This picture shows the main part of the mechanism that I built. All of these parts were made from bits from my scrap bin, so dimensions were chosen accordingly. An 8 mm shaft is mounted in two simple pillow-blocks (one can be seen in the bottom right of the picture above) and runs across the whole length of the lathe. This shaft is threaded M8 on both ends. On the right hand end, this thread is just used for a (lightly loaded) spring and nut to hold the shaft in the engaged position. On the left-hand end of the shaft is a block of 19 mm × 20 mm × 12 mm mild steel with a 10 mm cut-out at the top. It is held onto the threaded portion of the shaft with two M8 nuts. This can be seen in the right-hand picture below:

A 9 mm thick 38 mm diameter steel disc is used to translate the horizontal movement of the shaft into a vertical movement of a piece of 3 mm mild steel. As the linkage (in the right-hand photo) is moved to the left, the disc rotates clockwise and pulls the 3 mm wire downwards. The disc has a 10.5 mm hole through the middle (the dimension was chosen because I had a piece of 38 mm steel with a 10.5 mm hole in the middle already!). There are two other holes in the disc, at 90° from one-another: one is tapped M5, the other M6. The M5 hole (on the right of the photo) holds a short piece of 6 mm mild steel, with a section reduced to 5 mm and tapped M5. It is cross-drilled 3 mm for the linking wire, which has an M3 thread cut on the end for two nuts. It is fitted into the disc very loosely so it can turn freely as the disc rotates.

In these images, the disc can be seen more clearly. The left-hand image shows the 6 mm connecting piece loosely fitted on the right-hand side of the image. On the right-hand side of the right-hand photo, you can see a piece of 10 mm steel attached to the disc with an M6 cap-screw which has had the head reduced in diameter to less than 10 mm. This engages with the slot in the component fitted to the main shaft. The shaft that the disc rotates on is 15 mm diameter 20 mm long. A 9 mm long section is reduced to 10.5 mm for the disc to run on. The hole through the middle is 6 mm for the M6 mounting screw. The length of the shaft was chosen such that the 3 mm wire clears the lead-screw.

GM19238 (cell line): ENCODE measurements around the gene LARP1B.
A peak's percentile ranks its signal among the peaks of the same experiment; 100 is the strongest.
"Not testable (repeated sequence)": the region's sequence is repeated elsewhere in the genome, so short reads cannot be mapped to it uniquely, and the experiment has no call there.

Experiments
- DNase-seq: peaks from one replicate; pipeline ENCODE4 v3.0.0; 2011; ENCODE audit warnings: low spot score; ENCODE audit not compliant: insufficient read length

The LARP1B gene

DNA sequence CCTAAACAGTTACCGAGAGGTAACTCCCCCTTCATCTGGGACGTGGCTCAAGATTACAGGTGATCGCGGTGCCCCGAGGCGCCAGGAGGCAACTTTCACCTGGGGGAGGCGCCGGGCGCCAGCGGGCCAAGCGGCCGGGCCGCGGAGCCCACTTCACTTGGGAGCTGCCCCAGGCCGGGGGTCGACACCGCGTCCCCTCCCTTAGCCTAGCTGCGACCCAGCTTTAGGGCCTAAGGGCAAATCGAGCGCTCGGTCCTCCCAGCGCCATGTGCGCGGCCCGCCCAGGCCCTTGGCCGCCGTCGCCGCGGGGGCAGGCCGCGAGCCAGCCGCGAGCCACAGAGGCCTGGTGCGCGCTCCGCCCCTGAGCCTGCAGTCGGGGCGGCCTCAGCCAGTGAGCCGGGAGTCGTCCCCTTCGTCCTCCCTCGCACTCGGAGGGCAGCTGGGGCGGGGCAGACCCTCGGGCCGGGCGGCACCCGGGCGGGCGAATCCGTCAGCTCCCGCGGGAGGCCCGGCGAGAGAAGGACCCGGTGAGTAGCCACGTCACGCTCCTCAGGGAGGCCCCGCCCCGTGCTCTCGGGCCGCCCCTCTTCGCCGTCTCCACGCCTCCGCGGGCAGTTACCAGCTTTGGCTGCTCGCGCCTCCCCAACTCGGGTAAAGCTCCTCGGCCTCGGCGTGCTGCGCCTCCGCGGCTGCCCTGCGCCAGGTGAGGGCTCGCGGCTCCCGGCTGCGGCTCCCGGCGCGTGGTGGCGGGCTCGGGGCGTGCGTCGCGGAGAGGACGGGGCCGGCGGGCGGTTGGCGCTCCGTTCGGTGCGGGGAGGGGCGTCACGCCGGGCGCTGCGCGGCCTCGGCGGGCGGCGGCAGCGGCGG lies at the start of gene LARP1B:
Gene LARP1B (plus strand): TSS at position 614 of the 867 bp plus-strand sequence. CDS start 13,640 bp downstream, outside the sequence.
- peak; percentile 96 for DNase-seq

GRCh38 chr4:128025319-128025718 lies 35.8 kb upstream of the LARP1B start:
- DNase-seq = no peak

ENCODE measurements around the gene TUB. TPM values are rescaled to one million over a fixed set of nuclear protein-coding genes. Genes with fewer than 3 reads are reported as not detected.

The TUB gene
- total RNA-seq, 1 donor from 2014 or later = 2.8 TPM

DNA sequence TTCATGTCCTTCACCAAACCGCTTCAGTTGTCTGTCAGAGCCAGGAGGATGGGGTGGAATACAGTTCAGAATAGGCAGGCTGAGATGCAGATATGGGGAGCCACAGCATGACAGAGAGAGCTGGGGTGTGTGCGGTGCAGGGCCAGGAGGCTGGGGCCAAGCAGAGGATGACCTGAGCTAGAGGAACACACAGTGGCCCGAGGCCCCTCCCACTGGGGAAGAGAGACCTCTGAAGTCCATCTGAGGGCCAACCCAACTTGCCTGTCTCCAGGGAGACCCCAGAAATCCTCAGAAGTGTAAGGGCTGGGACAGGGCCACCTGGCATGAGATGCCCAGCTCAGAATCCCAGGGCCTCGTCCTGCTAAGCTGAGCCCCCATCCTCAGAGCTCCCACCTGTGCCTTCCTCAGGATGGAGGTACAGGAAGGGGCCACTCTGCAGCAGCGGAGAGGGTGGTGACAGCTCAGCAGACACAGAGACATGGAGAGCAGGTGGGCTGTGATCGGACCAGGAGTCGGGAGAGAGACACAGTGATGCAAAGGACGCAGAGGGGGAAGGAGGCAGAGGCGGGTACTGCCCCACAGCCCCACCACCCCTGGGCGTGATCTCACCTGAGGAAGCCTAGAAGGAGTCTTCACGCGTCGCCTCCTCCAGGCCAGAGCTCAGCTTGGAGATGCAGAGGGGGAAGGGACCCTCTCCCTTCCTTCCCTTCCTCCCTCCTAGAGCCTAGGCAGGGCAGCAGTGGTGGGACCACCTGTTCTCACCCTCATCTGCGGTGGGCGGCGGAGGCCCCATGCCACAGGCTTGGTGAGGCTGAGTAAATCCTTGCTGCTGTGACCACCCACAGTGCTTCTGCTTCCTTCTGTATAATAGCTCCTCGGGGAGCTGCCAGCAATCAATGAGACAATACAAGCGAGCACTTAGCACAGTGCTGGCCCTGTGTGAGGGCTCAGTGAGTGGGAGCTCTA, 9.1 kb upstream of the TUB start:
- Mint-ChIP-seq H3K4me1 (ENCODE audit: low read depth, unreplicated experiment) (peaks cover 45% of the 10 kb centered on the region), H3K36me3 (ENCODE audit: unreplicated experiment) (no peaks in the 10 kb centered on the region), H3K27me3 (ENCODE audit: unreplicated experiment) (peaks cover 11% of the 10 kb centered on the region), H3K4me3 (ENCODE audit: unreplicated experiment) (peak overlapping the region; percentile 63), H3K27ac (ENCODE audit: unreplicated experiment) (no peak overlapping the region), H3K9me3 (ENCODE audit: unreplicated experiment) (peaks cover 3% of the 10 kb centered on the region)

The second part of the trigger mechanism is a piece of 3.2 mm aluminium saved from the scrap bin. It pivots on an M6 screw and has two 4 mm holes (one of which is 45 mm from the pivot and the other is 15 mm from the pivot) for the 3 mm wires that connect the parts of the trigger mechanism together.

The sliding adjustment piece shown in the left-hand photo is 20 mm diameter and 40 mm long. It has an 8 mm hole drilled through for the shaft and two M6 threaded holes cross-drilled at 10 mm and 25 mm from the left-hand end. It is used to set the position at which the dog-clutch disengages. To actuate this sliding adjustment piece, a large block of steel is bolted to the bottom of the carriage such that the carriage will push the adjustment piece to the left and disengage the clutch.

Initially like John, I found that this dog clutch makes threading considerably easier and is extremely repeatable. However, my "trigger" mechanism isn't a true trigger and I suspect that John's mechanism is a much better design.

Update - Dog Clutch Removed

About a year or so after building and fitting the dog clutch, I finally removed it from the mini-lathe. Due to the small size of the components in the clutch itself, it had needed repair a couple of times in that period. Also in that period I'd found a much better way of threading. I now do almost all of my threading with the tool mounted upside-down in the tool-post and the lathe running backwards (don't do this if you have a threaded chuck mount). In this configuration, the tool is moving away from the headstock as it cuts and you have all the time you need to disengage the leadscrew when the tool has run off the end of the workpiece.

The only time I now cut threads with the lathe running forwards is when cutting imperial threads (as the leadscrew needs to remain engaged all the time). I do my best to avoid anything imperial, so this doesn't happen often.